Ecommerce moments of the week: Metaverse real-estate, digital order caps and robot stores

A girl sits on a yellow chair shopping on a phone

This week in ecommerce, the Metaverse and IRL stores are locked in a bitter battle to create the most Gen Z optimized shopping experience. Plus, a Gen Z ecommerce founder is teaching us all how to get sustainable ecommerce right.

Toward: the radical Gen Z fashion brand that’s limiting orders 

As marketers, it’s endlessly fascinating to see how Gen Zs are spending their money. But it’s equally worth looking at how they do business – after all, with just under half of Gen Zs aspiring to start an online business, they’ll be shaping the future of ecommerce in more ways than one. 

A pile of parcels in the back of a delivery van

Toward is one such brand – from launch, it made the radical choice to limit the number of orders per person to 12 per year. Shoppers can still order as many items as they wish in a single order, but by packaging and shipping them all at one time, the overall environmental impact is dramatically reduced. 

Toward and the ideas that have built it are so radical because they place sustainability above all else – including profit. Perhaps, this could only have come from a Gen Z founder. Anna Kannan graduated from college in 2020, and since then has been on a mission to combat greenwashing. Her work and her business represent a new type of ecommerce business – one set up with sustainability in mind from the start.

JD and Aldi open till-free shops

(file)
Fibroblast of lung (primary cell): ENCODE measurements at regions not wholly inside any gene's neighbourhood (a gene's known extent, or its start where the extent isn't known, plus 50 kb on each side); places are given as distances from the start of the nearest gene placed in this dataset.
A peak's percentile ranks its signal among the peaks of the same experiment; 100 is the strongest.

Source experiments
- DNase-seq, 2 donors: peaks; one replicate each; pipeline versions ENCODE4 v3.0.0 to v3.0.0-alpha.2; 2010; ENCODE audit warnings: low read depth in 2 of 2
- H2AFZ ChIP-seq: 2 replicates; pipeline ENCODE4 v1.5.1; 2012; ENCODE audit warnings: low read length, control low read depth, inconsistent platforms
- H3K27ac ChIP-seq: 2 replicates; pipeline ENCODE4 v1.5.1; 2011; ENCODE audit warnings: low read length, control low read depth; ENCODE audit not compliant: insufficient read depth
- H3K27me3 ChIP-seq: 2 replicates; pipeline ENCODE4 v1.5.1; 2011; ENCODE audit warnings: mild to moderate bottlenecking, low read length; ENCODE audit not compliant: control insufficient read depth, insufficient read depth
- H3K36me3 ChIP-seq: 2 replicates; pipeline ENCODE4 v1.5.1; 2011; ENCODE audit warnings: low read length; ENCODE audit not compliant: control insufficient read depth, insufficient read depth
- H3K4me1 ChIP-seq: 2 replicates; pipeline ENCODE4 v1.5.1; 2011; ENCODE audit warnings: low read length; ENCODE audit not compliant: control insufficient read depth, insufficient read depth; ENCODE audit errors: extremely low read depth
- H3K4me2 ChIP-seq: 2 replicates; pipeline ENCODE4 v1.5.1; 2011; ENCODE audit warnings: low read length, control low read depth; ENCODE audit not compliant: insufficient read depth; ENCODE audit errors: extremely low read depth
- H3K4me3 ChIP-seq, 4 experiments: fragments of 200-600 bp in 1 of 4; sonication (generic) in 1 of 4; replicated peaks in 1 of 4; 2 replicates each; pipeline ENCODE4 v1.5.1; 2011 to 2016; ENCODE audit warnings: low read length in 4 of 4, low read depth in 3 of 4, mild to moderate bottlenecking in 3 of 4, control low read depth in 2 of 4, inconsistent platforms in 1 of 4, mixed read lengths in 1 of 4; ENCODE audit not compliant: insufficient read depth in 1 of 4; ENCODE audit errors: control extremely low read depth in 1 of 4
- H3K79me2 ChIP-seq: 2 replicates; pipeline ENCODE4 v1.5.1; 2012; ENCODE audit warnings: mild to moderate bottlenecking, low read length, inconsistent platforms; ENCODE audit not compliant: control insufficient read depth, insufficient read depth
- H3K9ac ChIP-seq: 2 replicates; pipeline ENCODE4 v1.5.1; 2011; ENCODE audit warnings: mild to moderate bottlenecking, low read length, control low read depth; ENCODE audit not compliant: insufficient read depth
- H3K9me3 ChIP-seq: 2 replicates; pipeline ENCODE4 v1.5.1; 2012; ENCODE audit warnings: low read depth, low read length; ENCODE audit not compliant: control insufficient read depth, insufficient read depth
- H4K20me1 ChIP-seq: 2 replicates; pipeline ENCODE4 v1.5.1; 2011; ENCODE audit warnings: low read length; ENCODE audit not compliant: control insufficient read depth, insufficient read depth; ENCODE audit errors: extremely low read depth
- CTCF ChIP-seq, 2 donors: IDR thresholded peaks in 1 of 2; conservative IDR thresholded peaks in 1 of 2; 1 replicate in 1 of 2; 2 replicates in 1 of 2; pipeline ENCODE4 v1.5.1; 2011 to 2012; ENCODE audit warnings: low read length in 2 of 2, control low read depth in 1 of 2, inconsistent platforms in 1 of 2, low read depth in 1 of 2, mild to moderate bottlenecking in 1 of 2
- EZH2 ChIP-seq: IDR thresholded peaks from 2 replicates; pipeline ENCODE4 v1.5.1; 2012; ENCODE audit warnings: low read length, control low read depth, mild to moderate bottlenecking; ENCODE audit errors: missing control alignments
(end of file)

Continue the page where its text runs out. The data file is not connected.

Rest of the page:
When Amazon did it, it seemed to be a wacky experiment – but now till-free shops are entering the mainstream. The past week, two retailers have opened tech-infused physical shops in Europe: Chinese giant JD.com brought two “robotic shops” to the Netherlands, and affordable supermarket Aldi piloted its first checkout-less shop in the UK. 

An image of an Aldi storefront

As digital as Gen Zs are, our research shows that they’re not ready to abandon in-person retail completely. Indeed, they might never lose the urge to handle a product and try it out in-person before committing to purchase. Brands with online and offline presences have long been trying to distill the best of both into one shopping experience. 

A woman shops for fresh goods in a supermarket

The “grab and go” supermarket is an early pioneer that could very much change the world. Shoppers are anchored to the in-store experience via an app – Gen Zs’ favorite ecommerce format – and are charged for their items once they leave the store, having been tracked throughout by high-tech cameras. If it takes off, Gen Zs could embrace this hybrid of ecommerce and in-store retail across all verticals. 

Meanwhile, in the Metaverse… 

On one hand, brands are paying attention to Gen Z’s love of in-store retail. Over in the Metaverse, it’s a different story. Estée Lauder is the latest brand to throw open the virtual gates on a whole new digital world. Digital visitors to Maison Too Faced can wander around lush landscapes, play games, interact with other users and – ultimately – win discounts for Too Faced products. 

A screenshot of Too Faced's Metaverse world

Brands looking to launch virtual storefronts may need to move quickly. Real estate in blockchain-backed worlds is getting bought up quickly, and Estée Lauder is by no means the first to pioneer a digital shopping world beyond this one.

The future of ecommerce is in Gen Z’s hands. Read our full Future of Ecommerce report today.

Gen Z and the Future of Ecommerce

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